Jury selection entered its second day on Friday for the trial of Devon Fuller of Bellaire, who stands accused of the brutal killing of an elderly Bellaire woman back in 2012.
There are almost 300 prospective jurors - too many for the courthouse to handle, so, they are filling out their jury questionnaires in the social hall of St. Mary's Church in St. Clairsville.
The jury selection process is being carried out in four sessions: morning and afternoon, Thursday and Friday, with about 70 in each session.
Even at this point, they are all under strict orders:
- Not to discuss the case among themselves
- Not to discuss it even with friends and family
- Not to read, listen to or watch any news coverage of the case
- Not to obtain information about it from any outside source.
Devon Fuller is one of two men accused of the rape, aggravated robbery and brutal murder of 92 year-old Lydia Ashworth in her Bellaire home. If convicted, he faces the possibility of the death penalty, another decision this jury will have to make.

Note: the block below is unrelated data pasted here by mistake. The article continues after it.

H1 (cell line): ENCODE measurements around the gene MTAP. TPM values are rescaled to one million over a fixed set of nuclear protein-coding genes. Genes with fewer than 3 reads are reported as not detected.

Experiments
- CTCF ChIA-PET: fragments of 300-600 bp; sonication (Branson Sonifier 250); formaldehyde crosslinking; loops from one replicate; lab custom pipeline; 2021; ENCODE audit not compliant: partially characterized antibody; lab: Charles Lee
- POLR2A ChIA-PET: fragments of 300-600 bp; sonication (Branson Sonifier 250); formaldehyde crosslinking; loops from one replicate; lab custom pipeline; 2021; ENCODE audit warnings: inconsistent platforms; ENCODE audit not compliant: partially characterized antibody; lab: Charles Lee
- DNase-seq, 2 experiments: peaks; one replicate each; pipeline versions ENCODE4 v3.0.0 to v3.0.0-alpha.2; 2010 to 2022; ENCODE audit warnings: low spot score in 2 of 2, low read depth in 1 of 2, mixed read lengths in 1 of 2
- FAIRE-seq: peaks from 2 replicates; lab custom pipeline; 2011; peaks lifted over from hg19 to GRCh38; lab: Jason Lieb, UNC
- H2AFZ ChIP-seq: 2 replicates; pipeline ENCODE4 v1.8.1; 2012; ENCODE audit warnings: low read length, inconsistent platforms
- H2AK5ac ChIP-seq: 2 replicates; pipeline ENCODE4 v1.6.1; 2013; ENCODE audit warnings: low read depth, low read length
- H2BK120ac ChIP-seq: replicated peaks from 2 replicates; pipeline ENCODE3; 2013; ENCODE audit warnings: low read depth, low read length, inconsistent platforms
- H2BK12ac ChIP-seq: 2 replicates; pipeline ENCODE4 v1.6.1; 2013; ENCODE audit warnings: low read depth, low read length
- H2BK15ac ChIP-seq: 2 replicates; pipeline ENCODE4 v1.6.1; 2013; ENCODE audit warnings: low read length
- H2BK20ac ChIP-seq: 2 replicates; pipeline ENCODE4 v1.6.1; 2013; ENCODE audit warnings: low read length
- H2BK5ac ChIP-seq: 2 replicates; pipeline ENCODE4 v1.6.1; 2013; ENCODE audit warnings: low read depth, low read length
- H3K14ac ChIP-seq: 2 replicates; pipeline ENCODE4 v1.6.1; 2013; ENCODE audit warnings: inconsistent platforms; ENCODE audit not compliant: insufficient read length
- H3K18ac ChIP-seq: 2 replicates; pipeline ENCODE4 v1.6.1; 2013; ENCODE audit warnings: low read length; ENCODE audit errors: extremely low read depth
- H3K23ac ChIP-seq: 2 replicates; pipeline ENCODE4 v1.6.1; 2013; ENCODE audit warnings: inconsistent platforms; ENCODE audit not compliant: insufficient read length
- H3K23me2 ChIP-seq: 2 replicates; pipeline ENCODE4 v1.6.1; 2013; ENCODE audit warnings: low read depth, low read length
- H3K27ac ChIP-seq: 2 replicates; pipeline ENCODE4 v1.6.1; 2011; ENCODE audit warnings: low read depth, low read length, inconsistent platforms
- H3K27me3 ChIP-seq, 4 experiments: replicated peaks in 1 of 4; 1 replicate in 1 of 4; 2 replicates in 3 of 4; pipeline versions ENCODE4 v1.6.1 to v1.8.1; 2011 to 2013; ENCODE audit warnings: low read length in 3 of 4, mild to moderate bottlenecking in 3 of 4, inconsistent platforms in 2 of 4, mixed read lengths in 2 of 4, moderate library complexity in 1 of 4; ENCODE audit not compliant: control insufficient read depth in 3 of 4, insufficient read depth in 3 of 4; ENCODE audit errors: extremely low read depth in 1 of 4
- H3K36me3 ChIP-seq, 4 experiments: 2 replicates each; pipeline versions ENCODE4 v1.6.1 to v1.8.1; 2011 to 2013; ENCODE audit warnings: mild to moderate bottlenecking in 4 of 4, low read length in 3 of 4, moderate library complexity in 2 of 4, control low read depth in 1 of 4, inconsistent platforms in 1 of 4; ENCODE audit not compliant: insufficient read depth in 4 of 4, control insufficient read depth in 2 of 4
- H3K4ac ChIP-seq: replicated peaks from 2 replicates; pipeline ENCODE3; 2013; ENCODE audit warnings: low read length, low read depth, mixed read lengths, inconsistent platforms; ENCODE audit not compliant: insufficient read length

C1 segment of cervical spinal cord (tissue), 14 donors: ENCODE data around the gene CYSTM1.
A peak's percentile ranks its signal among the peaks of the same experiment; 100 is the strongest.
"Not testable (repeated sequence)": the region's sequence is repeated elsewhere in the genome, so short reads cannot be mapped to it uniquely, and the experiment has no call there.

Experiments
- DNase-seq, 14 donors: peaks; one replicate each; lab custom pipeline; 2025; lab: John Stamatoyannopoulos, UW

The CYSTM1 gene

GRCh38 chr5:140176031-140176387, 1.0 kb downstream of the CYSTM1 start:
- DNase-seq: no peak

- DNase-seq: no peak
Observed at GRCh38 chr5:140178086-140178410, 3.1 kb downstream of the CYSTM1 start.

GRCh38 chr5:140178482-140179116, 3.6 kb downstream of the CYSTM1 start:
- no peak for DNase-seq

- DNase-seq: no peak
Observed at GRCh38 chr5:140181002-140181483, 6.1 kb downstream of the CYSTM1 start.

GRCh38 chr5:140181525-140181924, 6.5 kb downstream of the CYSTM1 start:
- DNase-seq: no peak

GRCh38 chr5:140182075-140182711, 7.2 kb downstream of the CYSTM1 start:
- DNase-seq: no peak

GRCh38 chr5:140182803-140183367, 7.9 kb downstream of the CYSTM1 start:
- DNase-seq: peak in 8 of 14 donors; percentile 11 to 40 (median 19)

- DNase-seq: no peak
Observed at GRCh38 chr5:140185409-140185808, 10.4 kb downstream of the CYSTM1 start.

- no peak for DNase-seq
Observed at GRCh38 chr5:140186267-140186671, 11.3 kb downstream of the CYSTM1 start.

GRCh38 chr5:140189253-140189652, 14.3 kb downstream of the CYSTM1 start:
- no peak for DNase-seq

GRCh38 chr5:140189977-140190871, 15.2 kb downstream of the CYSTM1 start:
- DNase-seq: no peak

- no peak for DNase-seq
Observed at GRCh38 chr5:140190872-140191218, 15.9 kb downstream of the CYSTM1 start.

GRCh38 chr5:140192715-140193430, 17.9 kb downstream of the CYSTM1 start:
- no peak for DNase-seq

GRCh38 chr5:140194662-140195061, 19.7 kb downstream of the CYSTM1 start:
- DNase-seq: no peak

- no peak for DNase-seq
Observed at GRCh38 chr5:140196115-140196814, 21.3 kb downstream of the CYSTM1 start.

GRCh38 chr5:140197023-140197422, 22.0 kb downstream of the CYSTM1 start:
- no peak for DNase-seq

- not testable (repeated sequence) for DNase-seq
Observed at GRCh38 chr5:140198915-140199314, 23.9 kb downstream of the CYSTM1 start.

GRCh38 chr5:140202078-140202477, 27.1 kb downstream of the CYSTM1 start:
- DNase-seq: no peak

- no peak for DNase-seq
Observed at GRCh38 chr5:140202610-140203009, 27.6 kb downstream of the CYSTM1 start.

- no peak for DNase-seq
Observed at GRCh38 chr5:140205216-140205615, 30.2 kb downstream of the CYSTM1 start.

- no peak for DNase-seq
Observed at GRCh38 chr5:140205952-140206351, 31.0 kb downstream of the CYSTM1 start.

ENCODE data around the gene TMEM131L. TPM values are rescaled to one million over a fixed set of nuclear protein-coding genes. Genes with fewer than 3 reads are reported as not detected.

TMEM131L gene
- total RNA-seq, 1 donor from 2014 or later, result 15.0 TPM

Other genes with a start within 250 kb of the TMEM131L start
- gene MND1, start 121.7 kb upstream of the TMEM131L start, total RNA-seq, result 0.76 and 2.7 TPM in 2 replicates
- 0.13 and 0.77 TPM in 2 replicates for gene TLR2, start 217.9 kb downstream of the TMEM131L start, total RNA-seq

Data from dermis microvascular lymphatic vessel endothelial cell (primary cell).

"Remember, the defendant is at all times presumed innocent and therefore you should not consider this discussion to imply in any way that the defendant is guilty of any criminal offense," said Belmont County Common Pleas Court Judge John Solovan. "I simply want you to be aware of the potential possibilities of the case."
The multiple page questionnaire asks about everything from physical hardships to inside knowledge of the case. Potential jurors are told they can't ask for help or clarification, and that there are no wrong answers. But they must tell the truth, otherwise they could be found in contempt and could even face jail time.
The questionnaires will be studied over the weekend, and a narrowed-down number will be called into court starting Monday for individual questioning. In the end, 16 will be chosen, 12 regular jurors and four alternates.
The trial is expected to begin in the last week of February.